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Questions Breeders Ask You

Questions Breeders ask of you

By Janice Jones     |Last Updated January 30, 2020

Did you know there are questions breeders ask you when you inquire about a puppy for adoption. 

While they vary from breeder to breeder, many questions are almost standard requests for information. No, they are not trying to invade your privacy.  Rather, they want to know something about you. 

If you will be adopting a puppy from a breeder, prepare to provide some information about yourself.  Some breeders are more particular than others are. 

Some have rules that are hard to break such as selling a tiny dog to a family with little children or insisting on a spay/neuter contract.  Some breeders do not ask questions at all. 

Most concerned breeders, though, are particular about where their puppies go, so they are likely to want some information from you.

As a breeder, I worry about the puppies I raise.  I want them to find good homes where their owners will cherish them for their entire life. 

While I can’t be 100% sure this will happen, I can increase the odds of finding perfect homes for my babies using several important questions.  I don’t believe I am alone when I say that I ask perspective dog owners as many questions as I answer. 

Breeders ask many different questions to potential buyers.  Do not take offense at the questions. 

They are not meant to suggest that you would not make a good puppy owner.  Rather, most conscientious breeders know their puppies well and can guide you towards a puppy that can best meet your needs and living situation.

Some of the questions breeders ask you help determine whether they even have the right puppy for you.

To avoid a barrage of questions, consider telling the breeder about yourself and why you are looking for a puppy before she/he asks. 

This shows the breeder that you are a conscientious buyer who has done some preliminary research.

Questions Breeders Ask You
When Inquiring about a Puppy

Do you have other pets in your home currently?  How many, and what breeds. 

Have you thought about how you would introduce a new puppy into your home?

Have you ever owned a dog of this breed?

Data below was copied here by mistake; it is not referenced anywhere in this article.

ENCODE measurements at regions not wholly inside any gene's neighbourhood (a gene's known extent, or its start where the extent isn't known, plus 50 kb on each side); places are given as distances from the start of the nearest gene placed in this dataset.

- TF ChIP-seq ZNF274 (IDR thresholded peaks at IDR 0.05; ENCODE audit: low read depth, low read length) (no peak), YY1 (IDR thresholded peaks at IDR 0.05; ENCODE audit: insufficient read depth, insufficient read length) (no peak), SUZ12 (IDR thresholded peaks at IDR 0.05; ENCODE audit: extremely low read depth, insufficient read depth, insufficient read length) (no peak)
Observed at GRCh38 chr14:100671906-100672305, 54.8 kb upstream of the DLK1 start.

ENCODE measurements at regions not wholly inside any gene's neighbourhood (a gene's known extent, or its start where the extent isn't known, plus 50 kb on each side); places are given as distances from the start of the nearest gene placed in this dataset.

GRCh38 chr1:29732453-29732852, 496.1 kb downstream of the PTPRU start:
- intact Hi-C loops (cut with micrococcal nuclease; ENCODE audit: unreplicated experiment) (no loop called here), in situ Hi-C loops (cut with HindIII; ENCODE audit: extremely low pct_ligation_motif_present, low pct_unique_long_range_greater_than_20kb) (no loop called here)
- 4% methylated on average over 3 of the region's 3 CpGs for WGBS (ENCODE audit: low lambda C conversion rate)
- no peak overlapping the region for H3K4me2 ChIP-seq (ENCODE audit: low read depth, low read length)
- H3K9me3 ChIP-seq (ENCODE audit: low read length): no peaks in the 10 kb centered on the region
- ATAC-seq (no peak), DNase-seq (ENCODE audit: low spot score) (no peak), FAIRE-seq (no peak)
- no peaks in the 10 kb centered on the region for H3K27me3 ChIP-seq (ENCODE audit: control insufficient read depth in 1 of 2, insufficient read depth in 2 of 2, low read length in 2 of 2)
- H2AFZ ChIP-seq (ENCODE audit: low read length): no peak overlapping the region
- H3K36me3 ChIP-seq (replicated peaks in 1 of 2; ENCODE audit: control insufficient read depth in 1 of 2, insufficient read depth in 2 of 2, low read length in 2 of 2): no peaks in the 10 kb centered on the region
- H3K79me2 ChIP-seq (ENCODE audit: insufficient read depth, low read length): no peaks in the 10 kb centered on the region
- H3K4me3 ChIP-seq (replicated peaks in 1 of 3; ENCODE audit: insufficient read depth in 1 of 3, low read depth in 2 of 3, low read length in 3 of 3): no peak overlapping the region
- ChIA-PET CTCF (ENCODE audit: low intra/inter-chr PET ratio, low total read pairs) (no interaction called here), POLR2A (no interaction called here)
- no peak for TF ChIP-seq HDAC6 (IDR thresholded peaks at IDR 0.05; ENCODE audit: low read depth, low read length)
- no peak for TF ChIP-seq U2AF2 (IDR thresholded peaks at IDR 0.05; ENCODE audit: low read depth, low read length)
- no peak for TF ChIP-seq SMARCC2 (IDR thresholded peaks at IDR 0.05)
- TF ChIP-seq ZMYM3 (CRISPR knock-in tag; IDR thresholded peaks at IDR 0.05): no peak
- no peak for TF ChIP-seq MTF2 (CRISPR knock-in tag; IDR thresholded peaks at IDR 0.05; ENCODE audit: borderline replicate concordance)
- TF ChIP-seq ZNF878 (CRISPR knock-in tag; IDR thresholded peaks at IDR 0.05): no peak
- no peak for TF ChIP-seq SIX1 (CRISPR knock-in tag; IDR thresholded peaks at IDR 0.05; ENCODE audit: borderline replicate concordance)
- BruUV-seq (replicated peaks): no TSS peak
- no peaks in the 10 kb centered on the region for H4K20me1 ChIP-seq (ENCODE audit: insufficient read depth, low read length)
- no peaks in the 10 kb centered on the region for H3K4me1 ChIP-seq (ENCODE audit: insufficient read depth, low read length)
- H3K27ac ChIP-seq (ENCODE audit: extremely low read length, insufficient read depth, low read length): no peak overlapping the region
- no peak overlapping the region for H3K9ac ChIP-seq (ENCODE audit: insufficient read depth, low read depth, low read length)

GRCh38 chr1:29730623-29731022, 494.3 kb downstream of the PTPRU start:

What made you choose this breed?

If the buyer recently lost a beloved pet, do you think you are ready to take on another dog?

Have you had a chance to read any books or magazines about this breed? 

Are you familiar with the grooming needs, etc?

Were you interested in a girl or a boy, or does it matter?

Are their children living in the home?  Their ages?  Have they had experience around dogs before?

Where the puppy would be living?  A Home, Apartment; Own or Rent?

Where is your home located?  City/State or Province

Do you have a small area for the puppy to stay until she is house  trained?

Where will the dog sleep?

If the potential buyer rents, are you allowed to own pets?

If a home, is it fenced or would you be walking the dog on a leash?

Do you work outside the home?  For how long would the puppy be home alone?  Would there be anyone to let the puppy out at noontime?

Have you checked out the costs of veterinary visits and grooming in your area?  What about dog licensing? 

Have you chosen a veterinarian and groomer (if needed for the breed)

Have you thought about training?  Will you be doing it yourself or will you enroll in a puppy class?

Do you have any more questions for me about the puppy or the breed?

Have a list of questions handy to ask the breeder.  If you need help, please read our article on questions you should ask a breeder. 

By asking and answering questions, you should be able to get a good feel as to whether you can trust the breeder and would like to purchase one of her puppies. 

Remember, there are different types of dog breeders, and it is likely that a reputable breeder will be the one asking the most questions.

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About Janice (author and voice behind this site)

Having lived with dogs and cats most of her life, Janice served as a veterinary technician for ten years in Maryland and twelve years as a Shih Tzu dog breeder in Ohio.

Her education includes undergraduate degrees in Psychology with a minor in biology, Early Childhood Education, and Nursing, and a master's in Mental Health Counseling.

She is a lifelong learner, a dog lover, and passionate about the welfare of animals. Her favorite breed for over 50 years has been the Shih Tzu, but she has also lived with Poodles, Maltese, Yorkshire Terriers, Beagles, English Bulldogs, Carin Terriers, and a Cocker Spaniel.

When not writing, reading, and researching dog-related topics, she likes to spend time with her eight Shih Tzu dogs, husband, and family, as well as knitting and crocheting. She is also the voice behind Miracle Shih Tzu and Smart-Knit-Crocheting

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